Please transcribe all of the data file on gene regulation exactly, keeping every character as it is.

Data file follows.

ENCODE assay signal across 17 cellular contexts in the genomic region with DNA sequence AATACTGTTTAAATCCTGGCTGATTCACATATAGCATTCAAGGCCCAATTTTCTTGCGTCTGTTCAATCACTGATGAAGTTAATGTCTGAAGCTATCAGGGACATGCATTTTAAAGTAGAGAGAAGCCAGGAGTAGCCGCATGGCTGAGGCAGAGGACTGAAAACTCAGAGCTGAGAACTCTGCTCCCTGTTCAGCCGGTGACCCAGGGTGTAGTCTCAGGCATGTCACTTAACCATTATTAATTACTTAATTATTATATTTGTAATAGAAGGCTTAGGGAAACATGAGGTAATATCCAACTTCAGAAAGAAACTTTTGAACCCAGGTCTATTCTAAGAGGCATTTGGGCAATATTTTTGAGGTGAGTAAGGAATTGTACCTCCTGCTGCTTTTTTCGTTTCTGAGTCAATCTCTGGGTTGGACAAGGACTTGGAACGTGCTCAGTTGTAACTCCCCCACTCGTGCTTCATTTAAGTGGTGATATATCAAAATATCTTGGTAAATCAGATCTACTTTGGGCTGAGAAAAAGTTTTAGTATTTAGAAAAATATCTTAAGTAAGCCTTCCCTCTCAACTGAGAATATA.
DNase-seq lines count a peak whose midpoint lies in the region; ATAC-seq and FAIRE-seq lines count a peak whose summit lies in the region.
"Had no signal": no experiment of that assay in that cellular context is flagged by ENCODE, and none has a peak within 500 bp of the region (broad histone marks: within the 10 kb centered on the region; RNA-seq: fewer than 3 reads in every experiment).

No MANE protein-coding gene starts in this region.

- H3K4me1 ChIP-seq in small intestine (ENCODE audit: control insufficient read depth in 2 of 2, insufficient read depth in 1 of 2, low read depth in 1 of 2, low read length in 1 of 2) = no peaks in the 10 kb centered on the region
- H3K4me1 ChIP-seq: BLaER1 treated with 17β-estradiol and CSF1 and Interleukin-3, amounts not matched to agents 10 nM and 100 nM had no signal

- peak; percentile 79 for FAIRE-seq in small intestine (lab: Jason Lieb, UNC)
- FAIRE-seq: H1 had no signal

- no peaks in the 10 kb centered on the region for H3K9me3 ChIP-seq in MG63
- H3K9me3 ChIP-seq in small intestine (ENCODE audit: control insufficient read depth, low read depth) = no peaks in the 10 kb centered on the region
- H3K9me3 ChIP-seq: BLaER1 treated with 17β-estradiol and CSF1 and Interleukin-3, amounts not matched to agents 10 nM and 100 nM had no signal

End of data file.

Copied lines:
ENCODE assay signal across 17 cellular contexts in the genomic region with DNA sequence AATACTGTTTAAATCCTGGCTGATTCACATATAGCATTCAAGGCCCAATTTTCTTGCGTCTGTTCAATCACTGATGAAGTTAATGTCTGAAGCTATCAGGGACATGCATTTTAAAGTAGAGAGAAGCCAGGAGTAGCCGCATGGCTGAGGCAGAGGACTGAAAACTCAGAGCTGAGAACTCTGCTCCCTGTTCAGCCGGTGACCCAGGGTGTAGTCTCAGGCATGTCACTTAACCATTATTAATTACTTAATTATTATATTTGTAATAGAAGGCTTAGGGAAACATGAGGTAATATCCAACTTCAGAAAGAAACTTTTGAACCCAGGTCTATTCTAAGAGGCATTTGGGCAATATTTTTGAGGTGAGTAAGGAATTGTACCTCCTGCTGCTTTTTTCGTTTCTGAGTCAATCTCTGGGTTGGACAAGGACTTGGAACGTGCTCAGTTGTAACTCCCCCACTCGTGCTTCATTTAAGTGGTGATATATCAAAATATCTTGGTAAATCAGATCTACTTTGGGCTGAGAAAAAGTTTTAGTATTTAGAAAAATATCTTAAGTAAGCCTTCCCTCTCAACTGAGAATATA.
DNase-seq lines count a peak whose midpoint lies in the region; ATAC-seq and FAIRE-seq lines count a peak whose summit lies in the region.
"Had no signal": no experiment of that assay in that cellular context is flagged by ENCODE, and none has a peak within 500 bp of the region (broad histone marks: within the 10 kb centered on the region; RNA-seq: fewer than 3 reads in every experiment).

No MANE protein-coding gene starts in this region.

- H3K4me1 ChIP-seq in small intestine (ENCODE audit: control insufficient read depth in 2 of 2, insufficient read depth in 1 of 2, low read depth in 1 of 2, low read length in 1 of 2) = no peaks in the 10 kb centered on the region
- H3K4me1 ChIP-seq: BLaER1 treated with 17β-estradiol and CSF1 and Interleukin-3, amounts not matched to agents 10 nM and 100 nM had no signal

- peak; percentile 79 for FAIRE-seq in small intestine (lab: Jason Lieb, UNC)
- FAIRE-seq: H1 had no signal

- no peaks in the 10 kb centered on the region for H3K9me3 ChIP-seq in MG63
- H3K9me3 ChIP-seq in small intestine (ENCODE audit: control insufficient read depth, low read depth) = no peaks in the 10 kb centered on the region
- H3K9me3 ChIP-seq: BLaER1 treated with 17β-estradiol and CSF1 and Interleukin-3, amounts not matched to agents 10 nM and 100 nM had no signal